I think we can all agree on this now: I will never be a photographer. No matter, I got some goodies over the weekend that I wanted to share with you. I am still reading The Knife of Never Letting Go, and although I do like it very much, right now it feels like the book of never letting go, especially with this little pile taunting me every day.
The next three are more ARCs from HarperCollins (I know, I know–stop accepting books!). Shadow Tag, Louise Erdich’s latest novel, tells the story of a marriage in dissolution. The wife, a scholar, discovers that her husband, a painter, has been reading her journal, believing she is having an affair. When she discovers his secret, she starts recording her thoughts in a new journal, which she keeps stashed in a safe deposit box at the bank, and turns the one her husband has been reading into a sort of farce. I read the first few pages, but I’m suspending judgment. The next book is a memoir/collection of essays by feminist scholar Terry Castle titled The Professor and Other Writings, in which she investigates her relationship with a female professor and how it shaped who she became as a person and a scholar. Under that one…The Devil’s Star, Jo Nesbo’s latest Harry Hole novel. I have not read Nesbo yet, but I keep seeing his name everywhere, so I am looking forward to this one (and hoping I can jump right in, as it’s a series and I haven’t read the other books yet).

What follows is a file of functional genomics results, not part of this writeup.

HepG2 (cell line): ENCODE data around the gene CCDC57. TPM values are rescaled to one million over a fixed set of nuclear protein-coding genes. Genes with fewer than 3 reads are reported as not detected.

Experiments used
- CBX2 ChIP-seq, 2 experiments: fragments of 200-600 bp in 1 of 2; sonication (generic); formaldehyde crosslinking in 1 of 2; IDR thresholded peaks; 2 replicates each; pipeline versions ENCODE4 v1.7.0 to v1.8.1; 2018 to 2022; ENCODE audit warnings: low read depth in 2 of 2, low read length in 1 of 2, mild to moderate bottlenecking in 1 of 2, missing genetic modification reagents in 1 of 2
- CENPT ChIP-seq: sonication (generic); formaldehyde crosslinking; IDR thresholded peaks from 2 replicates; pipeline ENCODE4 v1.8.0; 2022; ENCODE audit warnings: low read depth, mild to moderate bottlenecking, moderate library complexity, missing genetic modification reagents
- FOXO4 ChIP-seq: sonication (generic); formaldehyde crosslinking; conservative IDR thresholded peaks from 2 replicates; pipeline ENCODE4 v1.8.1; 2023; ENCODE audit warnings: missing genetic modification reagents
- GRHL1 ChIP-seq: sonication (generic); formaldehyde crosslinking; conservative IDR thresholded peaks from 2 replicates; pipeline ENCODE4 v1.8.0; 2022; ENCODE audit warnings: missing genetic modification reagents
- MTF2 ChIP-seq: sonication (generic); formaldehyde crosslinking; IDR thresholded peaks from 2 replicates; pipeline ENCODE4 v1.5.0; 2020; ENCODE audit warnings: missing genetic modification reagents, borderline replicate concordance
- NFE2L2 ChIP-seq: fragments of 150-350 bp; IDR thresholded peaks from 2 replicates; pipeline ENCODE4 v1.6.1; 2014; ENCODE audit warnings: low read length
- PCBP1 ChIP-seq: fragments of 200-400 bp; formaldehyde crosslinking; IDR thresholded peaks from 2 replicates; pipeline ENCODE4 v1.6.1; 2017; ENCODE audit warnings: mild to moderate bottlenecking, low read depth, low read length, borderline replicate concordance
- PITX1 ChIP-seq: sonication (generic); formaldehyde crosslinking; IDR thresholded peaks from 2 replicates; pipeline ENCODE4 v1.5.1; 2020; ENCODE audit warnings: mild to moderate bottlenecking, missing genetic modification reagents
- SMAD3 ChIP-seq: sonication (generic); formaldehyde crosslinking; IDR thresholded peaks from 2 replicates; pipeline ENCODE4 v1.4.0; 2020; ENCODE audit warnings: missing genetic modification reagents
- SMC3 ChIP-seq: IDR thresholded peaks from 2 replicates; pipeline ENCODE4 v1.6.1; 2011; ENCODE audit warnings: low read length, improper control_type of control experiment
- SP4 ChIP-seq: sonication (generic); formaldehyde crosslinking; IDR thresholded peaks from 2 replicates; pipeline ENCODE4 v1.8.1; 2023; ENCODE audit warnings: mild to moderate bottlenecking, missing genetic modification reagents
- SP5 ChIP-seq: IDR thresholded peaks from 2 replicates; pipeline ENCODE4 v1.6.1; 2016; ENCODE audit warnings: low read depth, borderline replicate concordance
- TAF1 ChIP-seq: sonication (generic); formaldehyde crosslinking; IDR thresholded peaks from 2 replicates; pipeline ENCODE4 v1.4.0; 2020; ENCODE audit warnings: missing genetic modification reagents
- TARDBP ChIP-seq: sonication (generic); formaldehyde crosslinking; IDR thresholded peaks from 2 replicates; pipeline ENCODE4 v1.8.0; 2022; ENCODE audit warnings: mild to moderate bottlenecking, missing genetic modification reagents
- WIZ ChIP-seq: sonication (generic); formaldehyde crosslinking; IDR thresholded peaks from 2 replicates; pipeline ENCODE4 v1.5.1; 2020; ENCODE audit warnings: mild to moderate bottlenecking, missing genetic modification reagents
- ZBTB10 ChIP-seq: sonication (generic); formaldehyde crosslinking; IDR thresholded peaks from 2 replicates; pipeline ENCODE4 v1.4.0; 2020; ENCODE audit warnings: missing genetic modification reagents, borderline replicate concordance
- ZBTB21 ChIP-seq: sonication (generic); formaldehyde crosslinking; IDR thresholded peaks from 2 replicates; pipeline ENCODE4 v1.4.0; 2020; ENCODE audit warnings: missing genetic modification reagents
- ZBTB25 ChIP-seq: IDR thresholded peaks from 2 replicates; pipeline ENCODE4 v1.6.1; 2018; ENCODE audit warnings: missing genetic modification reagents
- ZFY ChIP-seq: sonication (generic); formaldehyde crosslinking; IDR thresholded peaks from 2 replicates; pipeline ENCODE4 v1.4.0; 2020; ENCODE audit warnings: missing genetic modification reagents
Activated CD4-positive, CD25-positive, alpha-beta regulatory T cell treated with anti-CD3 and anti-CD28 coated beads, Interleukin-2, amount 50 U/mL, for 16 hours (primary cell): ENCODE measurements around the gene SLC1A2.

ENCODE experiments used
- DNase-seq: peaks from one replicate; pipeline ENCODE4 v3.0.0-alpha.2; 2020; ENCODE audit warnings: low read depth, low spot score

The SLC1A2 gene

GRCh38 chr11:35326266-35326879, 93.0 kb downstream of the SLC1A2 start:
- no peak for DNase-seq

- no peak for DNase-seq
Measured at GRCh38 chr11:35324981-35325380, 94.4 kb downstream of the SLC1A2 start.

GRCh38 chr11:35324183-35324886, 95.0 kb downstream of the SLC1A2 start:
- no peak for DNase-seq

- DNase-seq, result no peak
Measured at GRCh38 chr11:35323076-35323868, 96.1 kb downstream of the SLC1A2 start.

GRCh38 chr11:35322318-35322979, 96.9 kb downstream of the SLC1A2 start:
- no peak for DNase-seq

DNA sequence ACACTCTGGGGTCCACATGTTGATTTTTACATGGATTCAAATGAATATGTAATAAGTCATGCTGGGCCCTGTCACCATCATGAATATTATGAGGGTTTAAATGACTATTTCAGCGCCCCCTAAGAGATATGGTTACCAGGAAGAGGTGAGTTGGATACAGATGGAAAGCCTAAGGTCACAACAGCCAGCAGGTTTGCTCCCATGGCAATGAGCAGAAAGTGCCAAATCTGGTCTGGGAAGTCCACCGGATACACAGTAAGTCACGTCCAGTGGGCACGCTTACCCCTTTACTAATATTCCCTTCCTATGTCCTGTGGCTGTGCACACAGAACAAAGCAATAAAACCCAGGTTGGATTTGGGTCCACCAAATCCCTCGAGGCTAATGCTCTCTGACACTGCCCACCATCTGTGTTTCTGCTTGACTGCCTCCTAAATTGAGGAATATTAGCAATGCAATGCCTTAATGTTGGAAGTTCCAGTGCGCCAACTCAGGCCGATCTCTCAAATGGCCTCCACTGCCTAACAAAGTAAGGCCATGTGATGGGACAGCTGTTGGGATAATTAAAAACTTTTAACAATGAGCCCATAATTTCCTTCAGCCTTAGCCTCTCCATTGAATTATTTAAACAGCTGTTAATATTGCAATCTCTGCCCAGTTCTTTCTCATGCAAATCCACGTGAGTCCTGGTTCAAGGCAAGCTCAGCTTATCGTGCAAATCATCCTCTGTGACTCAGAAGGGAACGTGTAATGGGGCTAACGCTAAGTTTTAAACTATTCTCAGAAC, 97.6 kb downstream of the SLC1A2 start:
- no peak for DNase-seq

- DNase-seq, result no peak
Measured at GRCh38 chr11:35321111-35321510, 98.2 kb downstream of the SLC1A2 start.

And on the bottom of the pile there, a couple of library books: Victorian London, by Liza Picard, a book about…well, Victorian London, which I picked up just to learn some more interesting facts about life in London during that time and refresh my memory a bit, as I plan to tackle both Wilkie Collins and Dickens in the next few months. And finally, Libba Bray’s A Great and Terrible Beauty, which I am reading as part of my YA discovery. I hate to admit it, but I actually laughed out loud when I got this book home from the library and skimmed the first few pages (I am not the only one who reads the first few pages of every book she receives, am I?): the font is HUGE. (Update: Dummy did not realize she picked up a large print version of the book. Duh.) I had a moment of nostalgia then for when I used to teach writing, and students would turn in triple-spaced papers with eighteen point font (yes, despite the guidelines). It looked like Dr. Seuss had edited their papers. I am not judging the story, but I imagine it will be a quick read. That will be a good thing if I enjoy it enough to read the other books in the trilogy.
Happy Monday! I am off to watch Chuck, our Monday night guilty pleasure.